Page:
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This Happy Breed

This Happy Breed“Slip back to England between the two
  World Wars for a slice of family life with
  the DVD This Happy Breed — David
  Lean
s first official credit as Director
  and the most successful film of 1944
...

ADAPTED FROM NOEL COWARD'S hit stage play, the film This Happy Breed was one of several successful collaborations between Coward and David Lean and makes a welcome appearance on DVD.

Reflecting the spirit of Britain as a nation in a time of adversity, This Happy Breed is interesting on a number of counts. Firstly, it gives a window onto a bygone age, telling the story of a lower middle class London family from 1919, when men are returning home from the horrors of World War One, in leaps through twenty years to 1939, just before the Second World War.

The film is notable not only for the special talents of Producer Noel Coward, Director David Lean and the leading actors; but also because it looks at the behaviour and interaction of the featured characters according to the mores of the time. It has been cited as Coward's anthem to British resilience and a celebration of the stoicism, humour and strength of ordinary British people.

Frank Gibbons (Robert Newton: Odd Man Out) is demobbed and he and his wife Ethel (Celia Johnson: Brief Encounter) move into number 17, Sycamore Road, in South London, along with their children — 12-year-old Reg; 13-year-old Queenie and 4-year-old Vi. Completing the family is death-obsessed mother-in-law Mrs Flint (Amy Veness), 'delicate' Aunt Sylvia (Alison Leggatt), whose husband Bertie was killed during the war, and cat Percy.

Although the house is dark and neglected and neighbours watch curiously from behind twitching curtains, for Frank — who cannot forget the friends who died during hostilities — and Ethel it soon becomes a home where they preside over their family with great dignity, patience and compassion. Living in the austere, post-war era isn't easy, and with the changing times comes the trials and tribulations of raising a family whose wants and needs differ from the previous generation.

By coincidence Frank finds a friend from his war days, Bob Mitchell (Stanley Holloway: My Fair Lady) is living next door with his wife Nora and son Billy (played as a young adult by John Mills: The Way To The Stars), who joins the Navy. Frank and Bob renew their friendship in a way that doesn't always suit Ethel — who has help in the house in the shape of Edie (Merle Tottenham).

The years pass by, marked with historic occasions: the great British pride as the troops march past with crowds cheering and waving the Union Flag; Christmases; The British Empire Exhibition at Wembley on 23 April 1924; The great General Strike; 1928 fashions; the showing of the film Broadway Melody in 1929 with black-and-white footage; Newspaper headlines of Adolf Hitler's election success; and the death of the King.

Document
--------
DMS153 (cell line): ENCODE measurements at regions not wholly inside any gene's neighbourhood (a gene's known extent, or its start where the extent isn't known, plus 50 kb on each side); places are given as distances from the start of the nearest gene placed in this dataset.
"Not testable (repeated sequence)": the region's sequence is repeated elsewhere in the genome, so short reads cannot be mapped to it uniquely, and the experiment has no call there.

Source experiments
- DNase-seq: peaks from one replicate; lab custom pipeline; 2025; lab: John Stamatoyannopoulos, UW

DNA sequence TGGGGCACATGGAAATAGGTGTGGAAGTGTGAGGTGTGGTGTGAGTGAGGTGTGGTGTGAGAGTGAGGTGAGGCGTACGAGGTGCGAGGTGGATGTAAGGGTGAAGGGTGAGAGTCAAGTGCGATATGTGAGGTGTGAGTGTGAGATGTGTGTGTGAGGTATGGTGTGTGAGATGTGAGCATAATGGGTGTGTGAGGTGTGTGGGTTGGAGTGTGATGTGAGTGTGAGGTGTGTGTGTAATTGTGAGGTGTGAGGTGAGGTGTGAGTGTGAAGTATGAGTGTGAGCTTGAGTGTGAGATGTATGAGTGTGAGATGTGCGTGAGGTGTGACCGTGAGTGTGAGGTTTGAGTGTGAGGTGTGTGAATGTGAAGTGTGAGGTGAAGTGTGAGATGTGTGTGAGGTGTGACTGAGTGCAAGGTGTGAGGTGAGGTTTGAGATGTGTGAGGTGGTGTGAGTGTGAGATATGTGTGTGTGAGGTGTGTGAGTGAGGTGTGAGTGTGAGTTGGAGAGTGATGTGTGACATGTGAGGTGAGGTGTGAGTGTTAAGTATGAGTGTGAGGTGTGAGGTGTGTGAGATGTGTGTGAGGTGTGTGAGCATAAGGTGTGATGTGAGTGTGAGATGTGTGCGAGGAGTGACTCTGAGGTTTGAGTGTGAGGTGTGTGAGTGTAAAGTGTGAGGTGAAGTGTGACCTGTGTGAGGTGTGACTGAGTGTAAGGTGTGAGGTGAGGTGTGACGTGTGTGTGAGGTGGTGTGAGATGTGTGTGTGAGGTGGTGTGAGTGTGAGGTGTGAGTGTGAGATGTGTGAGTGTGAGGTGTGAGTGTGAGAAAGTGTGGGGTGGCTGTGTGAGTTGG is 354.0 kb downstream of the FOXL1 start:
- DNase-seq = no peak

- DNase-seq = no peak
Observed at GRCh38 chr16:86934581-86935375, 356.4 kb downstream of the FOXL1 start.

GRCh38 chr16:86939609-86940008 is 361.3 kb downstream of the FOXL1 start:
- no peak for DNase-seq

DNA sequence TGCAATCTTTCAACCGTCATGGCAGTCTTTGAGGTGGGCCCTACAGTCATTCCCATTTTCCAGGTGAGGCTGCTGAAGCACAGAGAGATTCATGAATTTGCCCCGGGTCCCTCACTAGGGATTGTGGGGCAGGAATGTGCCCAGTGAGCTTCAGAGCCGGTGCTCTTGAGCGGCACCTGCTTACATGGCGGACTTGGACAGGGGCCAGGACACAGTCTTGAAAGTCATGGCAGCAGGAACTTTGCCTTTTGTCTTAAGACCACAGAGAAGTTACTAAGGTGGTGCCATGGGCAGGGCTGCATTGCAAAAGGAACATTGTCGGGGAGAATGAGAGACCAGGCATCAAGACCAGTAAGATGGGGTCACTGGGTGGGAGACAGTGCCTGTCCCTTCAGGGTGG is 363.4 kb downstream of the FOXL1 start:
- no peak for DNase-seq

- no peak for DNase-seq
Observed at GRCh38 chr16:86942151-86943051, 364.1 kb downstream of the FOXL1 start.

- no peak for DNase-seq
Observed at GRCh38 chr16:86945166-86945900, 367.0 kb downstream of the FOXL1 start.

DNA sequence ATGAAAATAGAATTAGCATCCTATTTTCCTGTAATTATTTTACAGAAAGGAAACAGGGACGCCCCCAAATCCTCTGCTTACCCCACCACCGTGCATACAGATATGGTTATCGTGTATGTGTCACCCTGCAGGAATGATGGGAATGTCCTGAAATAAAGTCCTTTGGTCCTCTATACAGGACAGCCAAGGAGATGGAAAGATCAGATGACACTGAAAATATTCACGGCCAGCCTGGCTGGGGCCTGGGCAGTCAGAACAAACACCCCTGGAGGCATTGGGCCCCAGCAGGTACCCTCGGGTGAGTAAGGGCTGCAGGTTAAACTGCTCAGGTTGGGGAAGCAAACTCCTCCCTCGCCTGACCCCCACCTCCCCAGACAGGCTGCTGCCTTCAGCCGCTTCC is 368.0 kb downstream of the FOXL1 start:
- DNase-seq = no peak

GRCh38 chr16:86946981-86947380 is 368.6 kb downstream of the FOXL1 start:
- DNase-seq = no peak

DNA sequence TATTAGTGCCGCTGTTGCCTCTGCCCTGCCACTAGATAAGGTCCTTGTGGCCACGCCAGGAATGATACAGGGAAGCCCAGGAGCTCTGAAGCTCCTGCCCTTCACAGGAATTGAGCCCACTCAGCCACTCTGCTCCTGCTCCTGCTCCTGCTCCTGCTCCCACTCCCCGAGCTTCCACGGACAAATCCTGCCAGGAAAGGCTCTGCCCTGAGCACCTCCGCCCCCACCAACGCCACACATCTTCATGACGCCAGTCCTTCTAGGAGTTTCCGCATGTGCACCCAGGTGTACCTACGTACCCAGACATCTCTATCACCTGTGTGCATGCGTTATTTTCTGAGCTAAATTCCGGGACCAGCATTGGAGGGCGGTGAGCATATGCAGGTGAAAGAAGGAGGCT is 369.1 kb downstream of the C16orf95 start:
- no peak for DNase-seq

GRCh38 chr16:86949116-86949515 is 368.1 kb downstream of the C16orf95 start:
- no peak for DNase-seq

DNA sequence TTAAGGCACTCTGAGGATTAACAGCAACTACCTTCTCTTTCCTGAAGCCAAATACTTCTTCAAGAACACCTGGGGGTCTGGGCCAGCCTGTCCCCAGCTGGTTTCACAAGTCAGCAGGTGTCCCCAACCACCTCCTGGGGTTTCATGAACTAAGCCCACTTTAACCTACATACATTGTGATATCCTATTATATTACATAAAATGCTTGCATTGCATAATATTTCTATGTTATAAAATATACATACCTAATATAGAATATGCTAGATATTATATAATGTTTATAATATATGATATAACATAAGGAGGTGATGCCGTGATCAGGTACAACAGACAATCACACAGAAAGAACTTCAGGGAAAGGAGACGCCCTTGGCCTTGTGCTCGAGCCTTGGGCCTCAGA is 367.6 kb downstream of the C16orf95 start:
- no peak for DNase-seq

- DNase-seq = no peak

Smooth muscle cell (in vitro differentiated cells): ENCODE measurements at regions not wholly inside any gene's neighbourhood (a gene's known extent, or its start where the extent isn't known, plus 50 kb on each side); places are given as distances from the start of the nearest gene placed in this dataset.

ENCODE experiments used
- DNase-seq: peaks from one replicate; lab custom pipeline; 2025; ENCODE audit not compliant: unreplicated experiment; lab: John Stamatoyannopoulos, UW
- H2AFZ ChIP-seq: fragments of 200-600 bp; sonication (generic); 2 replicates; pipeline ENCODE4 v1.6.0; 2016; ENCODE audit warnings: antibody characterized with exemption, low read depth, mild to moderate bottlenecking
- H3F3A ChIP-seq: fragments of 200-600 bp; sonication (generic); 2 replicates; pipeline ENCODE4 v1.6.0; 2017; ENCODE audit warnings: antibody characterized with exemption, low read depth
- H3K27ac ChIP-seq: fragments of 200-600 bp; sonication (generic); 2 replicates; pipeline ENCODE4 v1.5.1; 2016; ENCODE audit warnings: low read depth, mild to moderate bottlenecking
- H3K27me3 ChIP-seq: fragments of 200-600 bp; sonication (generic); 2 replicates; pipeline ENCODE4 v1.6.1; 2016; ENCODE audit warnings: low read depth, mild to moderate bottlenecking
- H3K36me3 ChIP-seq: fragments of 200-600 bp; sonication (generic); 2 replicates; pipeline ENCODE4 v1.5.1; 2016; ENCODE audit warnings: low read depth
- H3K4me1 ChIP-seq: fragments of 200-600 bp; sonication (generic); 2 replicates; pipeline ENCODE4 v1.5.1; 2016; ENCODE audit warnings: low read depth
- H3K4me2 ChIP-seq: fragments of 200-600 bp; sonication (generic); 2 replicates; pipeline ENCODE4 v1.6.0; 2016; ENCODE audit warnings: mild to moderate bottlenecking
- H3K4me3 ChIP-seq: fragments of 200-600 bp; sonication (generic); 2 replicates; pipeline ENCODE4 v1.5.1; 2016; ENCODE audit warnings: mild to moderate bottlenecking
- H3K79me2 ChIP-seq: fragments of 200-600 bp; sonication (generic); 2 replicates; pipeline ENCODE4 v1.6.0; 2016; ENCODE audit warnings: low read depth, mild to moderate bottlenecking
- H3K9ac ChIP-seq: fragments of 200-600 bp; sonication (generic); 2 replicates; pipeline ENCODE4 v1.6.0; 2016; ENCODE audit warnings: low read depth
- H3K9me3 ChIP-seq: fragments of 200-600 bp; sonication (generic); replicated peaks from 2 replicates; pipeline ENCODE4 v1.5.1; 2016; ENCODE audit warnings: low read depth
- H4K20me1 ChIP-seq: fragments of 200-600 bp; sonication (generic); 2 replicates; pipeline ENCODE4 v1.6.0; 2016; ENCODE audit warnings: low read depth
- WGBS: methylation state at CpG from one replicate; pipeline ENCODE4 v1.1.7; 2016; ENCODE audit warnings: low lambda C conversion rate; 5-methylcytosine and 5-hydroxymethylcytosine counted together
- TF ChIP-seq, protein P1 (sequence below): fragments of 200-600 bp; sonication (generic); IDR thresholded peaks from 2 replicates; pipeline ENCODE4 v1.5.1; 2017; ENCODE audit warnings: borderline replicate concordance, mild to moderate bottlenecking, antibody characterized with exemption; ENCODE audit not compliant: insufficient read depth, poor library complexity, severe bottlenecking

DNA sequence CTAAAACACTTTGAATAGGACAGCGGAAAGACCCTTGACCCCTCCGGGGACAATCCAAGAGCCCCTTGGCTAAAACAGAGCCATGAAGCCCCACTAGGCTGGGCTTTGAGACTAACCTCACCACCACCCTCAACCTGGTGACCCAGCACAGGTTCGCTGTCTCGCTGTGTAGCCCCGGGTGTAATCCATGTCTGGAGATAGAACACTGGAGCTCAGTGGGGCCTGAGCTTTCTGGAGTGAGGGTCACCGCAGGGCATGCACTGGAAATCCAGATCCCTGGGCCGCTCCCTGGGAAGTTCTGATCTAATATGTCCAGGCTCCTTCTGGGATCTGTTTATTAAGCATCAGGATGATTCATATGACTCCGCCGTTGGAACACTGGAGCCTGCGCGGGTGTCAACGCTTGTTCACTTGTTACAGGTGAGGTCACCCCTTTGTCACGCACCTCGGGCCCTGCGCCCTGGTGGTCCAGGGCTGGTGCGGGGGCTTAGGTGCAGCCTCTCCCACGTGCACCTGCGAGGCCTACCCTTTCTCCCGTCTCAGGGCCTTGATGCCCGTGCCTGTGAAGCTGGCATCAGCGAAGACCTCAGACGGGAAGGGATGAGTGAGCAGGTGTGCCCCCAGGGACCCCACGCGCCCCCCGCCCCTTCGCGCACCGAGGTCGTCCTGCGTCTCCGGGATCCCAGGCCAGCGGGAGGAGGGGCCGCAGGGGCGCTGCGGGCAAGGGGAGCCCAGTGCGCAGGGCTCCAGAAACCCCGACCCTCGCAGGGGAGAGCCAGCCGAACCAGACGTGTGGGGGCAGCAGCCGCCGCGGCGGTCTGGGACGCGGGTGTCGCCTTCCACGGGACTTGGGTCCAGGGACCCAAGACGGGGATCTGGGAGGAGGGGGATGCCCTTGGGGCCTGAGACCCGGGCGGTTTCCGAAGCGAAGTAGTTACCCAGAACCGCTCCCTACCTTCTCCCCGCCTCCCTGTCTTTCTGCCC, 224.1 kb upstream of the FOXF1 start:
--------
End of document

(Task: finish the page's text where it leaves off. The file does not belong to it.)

Also of interest is a reference to Chamberlain's speech on Peace In Our Time and references to the (Lyons) corner house cafés. Frank toasts the Buffs and Bob the East Surreys with Johnnie Walker whisky and Sylvia drinks Wincarnis. Everything is very British stiff upper lip and Ethel's wry comment is very revealing: "There'll always be wars so long as men are such fools as to want to go to them."

The children grow up and bring home friends Phyllis Blake (Betty Fleetwood), who seems to like Reg (John Blythe), and Sam Leadbitter (Guy Verney) who takes a shine to Vi (Eileen Erskine). Sylvia embraces Spiritualism and finds fulfilment at last in her friendship with Mrs Wilmott at The Temple of Spiritual Radiation.

Queenie (Kay Walsh) now works in a beauty parlour but has her sights set on the better things in life. After turning down Billy's proposal of marriage, she runs off with a married man and — to Frank's further concern — Ethel says she wants nothing more to do with her daughter. But a harsher tragedy is to follow.

This Happy Breed is a fine film with sterling performances from the key players and is a captivating window on the world between the wars. The film was adapted for the screen by David Lean, Ronald Neame and Anthony Havelock-Allan, who was also in charge of production; Photographed in Technicolor by Ronald Neame; the Music was played by The London Symphony Orchestra under the direction of Muir Mathieson; Produced by Noel Coward and Directed by David Lean.

This digitally remastered two-disc set of This Happy Breed Special Edition (U), the most successful film of 1944, is now available (released on 26 January, 2009) at a RRP of £15.99. Total Running Time is 105 mins approx. It is a wonderful slice of nostalgia; a fine example of sumptuous filmmaking by the young David Lean and is described as "a heart-warming, cheering story for rainy days".

Special Features

Brand New Digital Restoration | Original Theatrical Trailer | Re-release Trailer | Restoration Comparison Featurette | Extensive South Bank Show Feature on David Lean | Commemorative Booklet by noted British film historian David Rolinson | Extensive Stills Gallery, including Behind The Scenes images | Original Pressbook and Material in PDF format.

"This Happy Breed is a fine film with sterling performances from the key players and is a captivating window on the world between the two World Wars" — Maggie Woods, MotorBar

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